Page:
A worker takes a jab of COVID-19 vaccine in Nanjing, East China's Jiangsu province on June 8, 2021. (Photo/Xinhua)
Amid rising concerns over the COVID-19 Delta variant's spread in China, virus experts and vaccine developers reaffirmed that domestic vaccines can provide protection against the highly transmissible strain.
Shao Yiming, a researcher at the Chinese Center for Disease Control and Prevention, said from the point of view of a virologist, observed virus mutations only carry minor and early-stage changes to the original strain and they could hardly diminish approved vaccines' role in preventing hospitalizations, severe infections and deaths.
"All COVID-19 vaccines around the world are evaluated based on their efficacy in preventing clinical disease, as well as their role in reducing serious cases and deaths," he said, adding that against these barometers, no marked difference has been found in domestic vaccines' effects on key mutations.
Shao said it is not surprising to see breakthrough infections－people who test positive after being fully immunized－because no vaccine is capable of totally preventing people from catching the virus. Such cases have been reported recently in Nanjing, Jiangsu province, which is battling a local outbreak triggered by the very infectious Delta variant.
He added that an irrefutable benefit of vaccination lies in that it can always trigger robust "basic immunity" and protective memory cells in human bodies.
If immunity against the virus wanes in the long run, these memory cells can be "reawakened effectively" by delivering a booster shot and this will "produce very good protective effects", Shao said.
"Based on the current situation, we believe the goal of building an immunity barrier (in China) in the second half of this year can be realized," he said. The country had administered nearly 1.62 billion doses as of Thursday.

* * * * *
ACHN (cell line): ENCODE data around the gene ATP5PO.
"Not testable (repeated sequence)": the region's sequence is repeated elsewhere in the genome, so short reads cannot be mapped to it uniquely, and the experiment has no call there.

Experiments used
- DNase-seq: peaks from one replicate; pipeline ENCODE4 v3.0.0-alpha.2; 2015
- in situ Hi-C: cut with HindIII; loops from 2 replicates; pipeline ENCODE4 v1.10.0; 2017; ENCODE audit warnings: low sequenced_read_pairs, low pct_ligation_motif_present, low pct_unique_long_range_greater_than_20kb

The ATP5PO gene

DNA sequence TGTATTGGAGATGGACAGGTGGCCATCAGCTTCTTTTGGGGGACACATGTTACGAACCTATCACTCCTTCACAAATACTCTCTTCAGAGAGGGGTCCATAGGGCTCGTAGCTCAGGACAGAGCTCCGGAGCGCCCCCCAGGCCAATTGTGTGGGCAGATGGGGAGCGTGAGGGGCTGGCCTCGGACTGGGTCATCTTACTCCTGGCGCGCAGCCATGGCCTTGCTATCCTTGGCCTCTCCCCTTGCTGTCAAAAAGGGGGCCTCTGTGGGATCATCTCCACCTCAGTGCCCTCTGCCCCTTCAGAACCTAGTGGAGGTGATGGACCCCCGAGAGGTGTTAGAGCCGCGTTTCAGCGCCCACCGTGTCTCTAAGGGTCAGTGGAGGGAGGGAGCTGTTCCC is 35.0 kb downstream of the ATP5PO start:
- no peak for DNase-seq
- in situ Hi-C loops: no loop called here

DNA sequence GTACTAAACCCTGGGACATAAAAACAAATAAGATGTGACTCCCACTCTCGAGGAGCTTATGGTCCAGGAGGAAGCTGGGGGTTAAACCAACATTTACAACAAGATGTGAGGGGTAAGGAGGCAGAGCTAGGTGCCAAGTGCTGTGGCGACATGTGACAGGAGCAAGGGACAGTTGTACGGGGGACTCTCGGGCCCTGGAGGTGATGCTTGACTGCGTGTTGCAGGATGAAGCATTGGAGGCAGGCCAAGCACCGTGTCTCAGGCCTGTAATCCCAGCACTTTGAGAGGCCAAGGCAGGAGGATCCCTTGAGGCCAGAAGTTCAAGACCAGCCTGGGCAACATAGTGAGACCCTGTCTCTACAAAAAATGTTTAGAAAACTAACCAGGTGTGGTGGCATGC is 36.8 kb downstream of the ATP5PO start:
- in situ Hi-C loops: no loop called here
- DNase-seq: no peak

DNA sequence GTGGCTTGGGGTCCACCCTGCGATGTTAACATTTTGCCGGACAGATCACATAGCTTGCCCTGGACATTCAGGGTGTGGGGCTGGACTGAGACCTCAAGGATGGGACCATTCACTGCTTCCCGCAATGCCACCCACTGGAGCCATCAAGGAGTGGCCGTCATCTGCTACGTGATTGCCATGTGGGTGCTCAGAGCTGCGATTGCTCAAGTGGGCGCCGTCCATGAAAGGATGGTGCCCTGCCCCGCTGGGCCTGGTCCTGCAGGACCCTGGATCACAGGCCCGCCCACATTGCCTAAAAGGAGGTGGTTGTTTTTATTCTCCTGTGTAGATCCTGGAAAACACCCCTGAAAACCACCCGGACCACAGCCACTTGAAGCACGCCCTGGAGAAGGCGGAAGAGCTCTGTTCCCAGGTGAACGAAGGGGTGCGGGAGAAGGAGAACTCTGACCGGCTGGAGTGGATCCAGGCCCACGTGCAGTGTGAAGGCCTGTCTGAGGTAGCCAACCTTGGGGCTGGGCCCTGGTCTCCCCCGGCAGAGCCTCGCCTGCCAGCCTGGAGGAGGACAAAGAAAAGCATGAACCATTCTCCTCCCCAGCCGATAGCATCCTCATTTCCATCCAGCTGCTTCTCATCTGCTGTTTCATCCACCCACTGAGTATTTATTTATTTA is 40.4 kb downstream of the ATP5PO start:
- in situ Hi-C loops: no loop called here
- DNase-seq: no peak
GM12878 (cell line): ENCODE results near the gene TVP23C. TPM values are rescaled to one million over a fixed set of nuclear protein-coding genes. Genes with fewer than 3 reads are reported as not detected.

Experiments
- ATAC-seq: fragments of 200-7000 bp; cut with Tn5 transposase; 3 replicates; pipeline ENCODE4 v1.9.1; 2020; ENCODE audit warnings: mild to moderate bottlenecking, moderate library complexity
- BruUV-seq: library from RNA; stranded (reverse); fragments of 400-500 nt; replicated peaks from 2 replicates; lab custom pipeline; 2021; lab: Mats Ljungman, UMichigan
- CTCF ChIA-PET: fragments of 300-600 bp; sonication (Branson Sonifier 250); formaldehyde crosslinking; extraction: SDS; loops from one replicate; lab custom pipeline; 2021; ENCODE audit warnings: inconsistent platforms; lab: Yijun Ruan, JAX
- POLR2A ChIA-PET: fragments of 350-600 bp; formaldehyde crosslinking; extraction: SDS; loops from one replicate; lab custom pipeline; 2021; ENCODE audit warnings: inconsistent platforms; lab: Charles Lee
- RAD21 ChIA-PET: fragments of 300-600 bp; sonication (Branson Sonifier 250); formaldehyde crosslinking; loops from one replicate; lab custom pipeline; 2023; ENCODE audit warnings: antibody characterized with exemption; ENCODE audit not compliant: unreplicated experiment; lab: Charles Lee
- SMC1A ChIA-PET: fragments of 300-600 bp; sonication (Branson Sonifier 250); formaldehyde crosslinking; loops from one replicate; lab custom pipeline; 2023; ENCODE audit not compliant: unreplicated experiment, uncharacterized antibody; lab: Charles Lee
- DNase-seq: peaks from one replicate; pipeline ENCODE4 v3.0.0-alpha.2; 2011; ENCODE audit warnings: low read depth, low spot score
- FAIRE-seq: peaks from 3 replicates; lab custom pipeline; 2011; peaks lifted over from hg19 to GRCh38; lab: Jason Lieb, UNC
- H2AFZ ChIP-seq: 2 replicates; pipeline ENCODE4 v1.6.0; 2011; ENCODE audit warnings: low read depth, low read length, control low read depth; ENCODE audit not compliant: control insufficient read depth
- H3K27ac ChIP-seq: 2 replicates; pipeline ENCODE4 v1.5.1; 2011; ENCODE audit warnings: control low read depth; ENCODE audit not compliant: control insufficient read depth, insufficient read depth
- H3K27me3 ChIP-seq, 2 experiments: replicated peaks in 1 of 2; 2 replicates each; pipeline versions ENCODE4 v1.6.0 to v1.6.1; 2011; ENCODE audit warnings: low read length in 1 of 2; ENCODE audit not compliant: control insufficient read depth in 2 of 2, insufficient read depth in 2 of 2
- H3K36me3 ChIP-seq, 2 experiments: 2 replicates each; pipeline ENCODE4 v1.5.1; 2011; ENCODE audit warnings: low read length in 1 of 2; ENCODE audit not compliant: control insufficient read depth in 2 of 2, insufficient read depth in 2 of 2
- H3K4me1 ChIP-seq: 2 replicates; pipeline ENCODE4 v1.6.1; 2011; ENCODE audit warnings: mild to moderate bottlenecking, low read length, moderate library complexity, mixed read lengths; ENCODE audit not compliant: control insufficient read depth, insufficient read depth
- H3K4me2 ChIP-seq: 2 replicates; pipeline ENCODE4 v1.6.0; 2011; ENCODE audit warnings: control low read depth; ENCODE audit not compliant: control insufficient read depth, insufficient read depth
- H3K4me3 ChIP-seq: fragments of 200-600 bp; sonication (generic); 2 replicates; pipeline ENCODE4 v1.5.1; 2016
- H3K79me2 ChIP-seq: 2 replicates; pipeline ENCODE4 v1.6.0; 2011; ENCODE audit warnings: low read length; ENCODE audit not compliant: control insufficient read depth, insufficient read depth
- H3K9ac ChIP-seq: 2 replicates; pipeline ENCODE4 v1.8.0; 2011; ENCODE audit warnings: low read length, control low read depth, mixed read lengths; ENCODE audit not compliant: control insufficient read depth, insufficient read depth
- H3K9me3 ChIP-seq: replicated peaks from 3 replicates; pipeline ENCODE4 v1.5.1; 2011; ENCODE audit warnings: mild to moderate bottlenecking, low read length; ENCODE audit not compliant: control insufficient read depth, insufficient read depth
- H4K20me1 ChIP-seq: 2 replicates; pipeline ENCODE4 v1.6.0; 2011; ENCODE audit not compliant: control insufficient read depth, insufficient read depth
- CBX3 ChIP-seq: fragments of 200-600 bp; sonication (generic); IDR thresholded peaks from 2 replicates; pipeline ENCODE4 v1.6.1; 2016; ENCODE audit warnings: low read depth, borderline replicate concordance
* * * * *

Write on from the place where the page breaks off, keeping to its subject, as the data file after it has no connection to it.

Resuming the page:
However, Shao noted that the emergence of breakthrough cases has underscored that research of virus mutations should be accelerated to help improve existing vaccination and disease-control policies.
Plenty of research led by vaccine manufacturers is already underway and has shown positive results.
Yang Xiaoming, president of Sinopharm's China National Biotech Group, said laboratory studies show that its inactivated vaccines can elicit neutralizing antibodies against the four most concerning variants in circulation globally, a sign of effective protection against the virus.
Earlier this month, a real-world study conducted in Sri Lanka found that Sinopharm's vaccines can induce antibody responses in more than 95 percent of individuals, and the level of antibodies against the Delta variant is similar to that found following natural infection.
The company said the study, published in the preprint website medRxiv, has added to evidence that its vaccines are highly effective against the dangerous strain.
Yang Guang, chief business officer of Sinovac Biotech, said the company has already obtained samples of the Delta, Gamma and Beta variants.
"A large-scale, real-world study in Chile has shown that the company's two-dose inactivated COVID-19 vaccine can offer protection against the Gamma strain. In terms of the Delta variant, we have seen similar positive findings as the Gamma strain in laboratory experiments," she said.
Yang said the company is now exploring new vaccines targeting the Delta variant based on a set of mature technologies, procedures and standards already applied to its first-generation dose. However, the development process is at an early stage and research will be needed to assess a new candidate's efficacy, she added.
To fend off the looming threat of variants, Shao, from the China CDC, said administering a booster shot－an extra dose of vaccine on top of regular vaccination regimes－is a feasible approach, and researchers are collecting more data to determine immunization schedules and vaccine types.
Yang, from Sinovac, said deployment of booster shots must take the local epidemic situation and current vaccination coverage into consideration.
"In the opinion of enterprises and researchers, we suggest reaching a considerable number of the population with the first two doses before weighing the necessity of a third dose," she said.
Lu Xuexin, a researcher at the China CDC, said during an interview with Paper.cn that if booster shots are rolled out in the future, frontline and border staff members, as well as workers in high-risk industries and the public sector should be the first in line.